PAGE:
As far as revenue, it takes three to six months to ramp up the revenue on those digital billboards. And we have an installed base of 1,300 or 1,400. So I don’t think the few that we’re not going to install this year are going to materially impact the revenue. And longer term, it won’t be missed.
Operator
[Operator Instructions] Next, we’ll go to Ben Swinburne with Morgan Stanley.
Benjamin Daniel SwinburneMorgan Stanley — Analyst
I have two questions, both on kind of margins. Matt, it looked like billboard margins were a couple of hundred basis points higher this quarter than even the third quarter of 2019. You mentioned geographic mix. I just was curious if there were any other drivers you’d highlight and whether you think the billboard business as we look out over the next few years, is any different than it was from a margin point of view once everything sort of recovers. That’s my first one. And then I wanted to ask about transit.
Matthew SiegelExecutive Vice President & Chief Financial Officer
Great question, and I appreciate you noticing. You look over a couple of year comparison from 2019 to 2021, the digitization that we’ve been doing over the couple of years has an impact. So you see almost in every market, the higher percentage of digital inventory and digital revenue is helping margins. On the mix issue, this isn’t the plan, but the weight of non-New York, non-LA, very high growth, has helped margin overall as well. So we think portfolio and operating businesses are working in our favor.
Benjamin Daniel SwinburneMorgan Stanley — Analyst
Okay. So it sounds like with digital growing that there might be margin growth in billboard kind of all else equal over time? Don’t want to put words in your mouth but…
Matthew SiegelExecutive Vice President & Chief Financial Officer
Yes, we think directionally, billboard margin is moving higher, both the leverage of the — the operating leverage of the business and the digitization. This is, I think, one of the beauties of the digital inventory. If we increase revenue higher than we increase cost, eventually, we see the difference in the numbers.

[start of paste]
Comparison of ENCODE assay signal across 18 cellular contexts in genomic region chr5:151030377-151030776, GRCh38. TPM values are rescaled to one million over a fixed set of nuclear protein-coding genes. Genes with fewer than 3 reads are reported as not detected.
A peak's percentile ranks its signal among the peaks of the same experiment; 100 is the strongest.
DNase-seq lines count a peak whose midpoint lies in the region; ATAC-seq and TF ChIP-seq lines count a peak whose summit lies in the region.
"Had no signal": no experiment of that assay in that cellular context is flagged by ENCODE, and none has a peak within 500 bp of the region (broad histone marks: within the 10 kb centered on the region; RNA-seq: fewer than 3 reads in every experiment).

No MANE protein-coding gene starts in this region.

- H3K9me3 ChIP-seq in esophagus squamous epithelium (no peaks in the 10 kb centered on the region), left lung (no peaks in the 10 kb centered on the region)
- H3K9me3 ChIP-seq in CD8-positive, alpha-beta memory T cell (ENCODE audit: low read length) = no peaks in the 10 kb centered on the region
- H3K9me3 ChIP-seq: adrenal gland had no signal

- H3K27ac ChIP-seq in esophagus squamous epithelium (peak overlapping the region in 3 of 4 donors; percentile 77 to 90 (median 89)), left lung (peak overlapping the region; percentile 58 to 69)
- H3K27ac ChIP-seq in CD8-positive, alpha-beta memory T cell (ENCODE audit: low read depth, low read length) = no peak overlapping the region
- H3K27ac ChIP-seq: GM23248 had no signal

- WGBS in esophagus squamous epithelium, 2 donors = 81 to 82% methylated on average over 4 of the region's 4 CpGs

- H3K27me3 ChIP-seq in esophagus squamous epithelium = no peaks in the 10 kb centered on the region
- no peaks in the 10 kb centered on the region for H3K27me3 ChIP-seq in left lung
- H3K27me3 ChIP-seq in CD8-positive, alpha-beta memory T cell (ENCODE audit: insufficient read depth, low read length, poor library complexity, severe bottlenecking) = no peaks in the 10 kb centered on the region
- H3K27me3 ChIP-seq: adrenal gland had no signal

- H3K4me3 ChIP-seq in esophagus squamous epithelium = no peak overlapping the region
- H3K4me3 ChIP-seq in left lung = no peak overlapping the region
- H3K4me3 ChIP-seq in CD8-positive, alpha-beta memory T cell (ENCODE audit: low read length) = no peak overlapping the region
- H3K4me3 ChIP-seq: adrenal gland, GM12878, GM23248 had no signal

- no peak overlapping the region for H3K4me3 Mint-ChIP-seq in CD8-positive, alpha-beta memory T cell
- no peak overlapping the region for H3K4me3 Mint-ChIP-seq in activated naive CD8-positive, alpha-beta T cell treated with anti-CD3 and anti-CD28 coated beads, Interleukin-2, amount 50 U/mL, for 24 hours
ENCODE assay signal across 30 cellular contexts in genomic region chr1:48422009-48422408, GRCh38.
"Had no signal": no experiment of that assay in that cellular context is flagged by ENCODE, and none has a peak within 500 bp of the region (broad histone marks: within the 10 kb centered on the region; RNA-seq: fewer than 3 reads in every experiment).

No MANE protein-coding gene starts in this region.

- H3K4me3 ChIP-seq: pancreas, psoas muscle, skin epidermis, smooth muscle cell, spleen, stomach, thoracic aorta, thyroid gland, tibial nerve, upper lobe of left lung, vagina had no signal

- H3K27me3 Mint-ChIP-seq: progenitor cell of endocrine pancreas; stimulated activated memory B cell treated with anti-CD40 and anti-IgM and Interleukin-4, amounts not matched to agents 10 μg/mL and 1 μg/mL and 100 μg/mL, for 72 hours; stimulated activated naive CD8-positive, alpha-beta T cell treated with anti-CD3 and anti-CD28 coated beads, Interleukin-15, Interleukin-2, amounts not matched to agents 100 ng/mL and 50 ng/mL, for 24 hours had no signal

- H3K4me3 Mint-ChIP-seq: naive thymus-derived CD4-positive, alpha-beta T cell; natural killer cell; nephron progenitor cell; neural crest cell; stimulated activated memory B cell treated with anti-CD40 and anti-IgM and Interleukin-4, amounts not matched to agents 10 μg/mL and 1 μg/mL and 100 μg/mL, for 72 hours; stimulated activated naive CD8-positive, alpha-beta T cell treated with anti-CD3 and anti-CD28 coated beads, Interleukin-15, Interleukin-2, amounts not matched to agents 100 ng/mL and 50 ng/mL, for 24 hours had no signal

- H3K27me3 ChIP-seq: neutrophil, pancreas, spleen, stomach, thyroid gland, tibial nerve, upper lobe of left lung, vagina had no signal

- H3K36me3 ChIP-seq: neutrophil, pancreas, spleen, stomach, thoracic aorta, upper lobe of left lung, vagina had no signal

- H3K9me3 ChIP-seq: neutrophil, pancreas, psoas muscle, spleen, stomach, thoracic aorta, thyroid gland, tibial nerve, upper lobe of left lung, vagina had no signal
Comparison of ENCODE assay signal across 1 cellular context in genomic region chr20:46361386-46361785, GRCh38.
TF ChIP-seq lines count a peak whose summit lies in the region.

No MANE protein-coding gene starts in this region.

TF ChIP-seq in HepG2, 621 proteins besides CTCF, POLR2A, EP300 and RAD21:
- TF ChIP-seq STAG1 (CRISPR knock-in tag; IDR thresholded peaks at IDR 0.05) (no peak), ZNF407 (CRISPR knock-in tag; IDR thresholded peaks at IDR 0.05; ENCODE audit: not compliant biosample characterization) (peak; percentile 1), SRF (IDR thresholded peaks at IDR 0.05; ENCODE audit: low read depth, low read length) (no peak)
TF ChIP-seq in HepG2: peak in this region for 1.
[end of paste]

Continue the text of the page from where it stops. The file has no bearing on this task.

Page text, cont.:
Benjamin Daniel SwinburneMorgan Stanley — Analyst
And then kind of the same line of questioning on transit. So as we think about 2022, we can’t see the MTA per se inside of your transit business. Although obviously, we have a rough sense of how big it is. But is one way to think about the incremental leverage you’re going to get as you go from the MG back to a rev share that maybe by the time we exit 2022, we’re back at kind of the transit margins of pre-COVID because you’ve sort of scaled the thing? Or I don’t know if there’s any way you can help us think about what will be sort of an unusually profitable recovery for a period of time and then back to kind of standard transit economics?
Matthew SiegelExecutive Vice President & Chief Financial Officer
Yes. This is probably the silver lining of the MTA being under the MAG. So as we get back to that line, every dollar of revenue, 90%, 95% of that goes to OIBDA is the fact that we’re already paying a fixed cost and no more, and we’re just paying commission. So it’s in our best interest and everyone’s best interest to drive New York transit revenue back up to its former level. So we’re excited by the return, and we’re excited about the future once it gets there.
Benjamin Daniel SwinburneMorgan Stanley — Analyst
Thank you.
Operator
And that concludes today’s question-and-answer session. At this time, I’ll turn the conference back to Jeremy Male for any additional or closing remarks.
Jeremy J. MaleChairman & Chief Executive Officer
Thanks, operator, and thanks to everyone for attending this call. We look forward to speaking to you next quarter about the further positive developments in our business. And in the meantime, I’m speaking with many of you at investor events in the coming weeks. Thanks very much, and have a good day.
Operator
[Operator Closing Remarks]
Duration: 32 minutes
Linda Murad
Jeremy J. MaleChairman & Chief Executive Officer
Matthew SiegelExecutive Vice President & Chief Financial Officer
Alexia Skouras QuadraniJPMorgan Chase & Co — Analyst
James Charles GossBarrington Research Associates, Inc. — Analyst
Ian Alton ZaffinoOppenheimer & Co. Inc. — Analyst
Benjamin Daniel SwinburneMorgan Stanley — Analyst